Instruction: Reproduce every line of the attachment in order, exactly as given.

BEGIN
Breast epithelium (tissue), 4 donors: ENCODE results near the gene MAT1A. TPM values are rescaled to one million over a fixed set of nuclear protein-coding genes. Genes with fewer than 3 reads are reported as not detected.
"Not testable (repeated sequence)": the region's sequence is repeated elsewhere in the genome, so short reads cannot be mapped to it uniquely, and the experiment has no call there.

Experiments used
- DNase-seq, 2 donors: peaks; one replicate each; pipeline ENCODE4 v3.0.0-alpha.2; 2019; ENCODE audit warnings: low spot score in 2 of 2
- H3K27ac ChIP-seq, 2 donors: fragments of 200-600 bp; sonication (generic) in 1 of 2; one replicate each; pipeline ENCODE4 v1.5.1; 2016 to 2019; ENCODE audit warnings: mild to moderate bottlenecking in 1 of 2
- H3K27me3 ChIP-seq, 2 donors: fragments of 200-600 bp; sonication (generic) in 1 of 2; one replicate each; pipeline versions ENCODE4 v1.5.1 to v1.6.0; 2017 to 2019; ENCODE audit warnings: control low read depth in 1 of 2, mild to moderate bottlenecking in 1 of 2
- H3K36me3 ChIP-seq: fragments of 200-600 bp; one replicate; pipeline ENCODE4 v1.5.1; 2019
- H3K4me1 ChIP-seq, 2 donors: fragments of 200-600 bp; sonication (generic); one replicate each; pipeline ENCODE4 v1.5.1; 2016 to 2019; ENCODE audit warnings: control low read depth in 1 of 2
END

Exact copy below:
Breast epithelium (tissue), 4 donors: ENCODE results near the gene MAT1A. TPM values are rescaled to one million over a fixed set of nuclear protein-coding genes. Genes with fewer than 3 reads are reported as not detected.
"Not testable (repeated sequence)": the region's sequence is repeated elsewhere in the genome, so short reads cannot be mapped to it uniquely, and the experiment has no call there.

Experiments used
- DNase-seq, 2 donors: peaks; one replicate each; pipeline ENCODE4 v3.0.0-alpha.2; 2019; ENCODE audit warnings: low spot score in 2 of 2
- H3K27ac ChIP-seq, 2 donors: fragments of 200-600 bp; sonication (generic) in 1 of 2; one replicate each; pipeline ENCODE4 v1.5.1; 2016 to 2019; ENCODE audit warnings: mild to moderate bottlenecking in 1 of 2
- H3K27me3 ChIP-seq, 2 donors: fragments of 200-600 bp; sonication (generic) in 1 of 2; one replicate each; pipeline versions ENCODE4 v1.5.1 to v1.6.0; 2017 to 2019; ENCODE audit warnings: control low read depth in 1 of 2, mild to moderate bottlenecking in 1 of 2
- H3K36me3 ChIP-seq: fragments of 200-600 bp; one replicate; pipeline ENCODE4 v1.5.1; 2019
- H3K4me1 ChIP-seq, 2 donors: fragments of 200-600 bp; sonication (generic); one replicate each; pipeline ENCODE4 v1.5.1; 2016 to 2019; ENCODE audit warnings: control low read depth in 1 of 2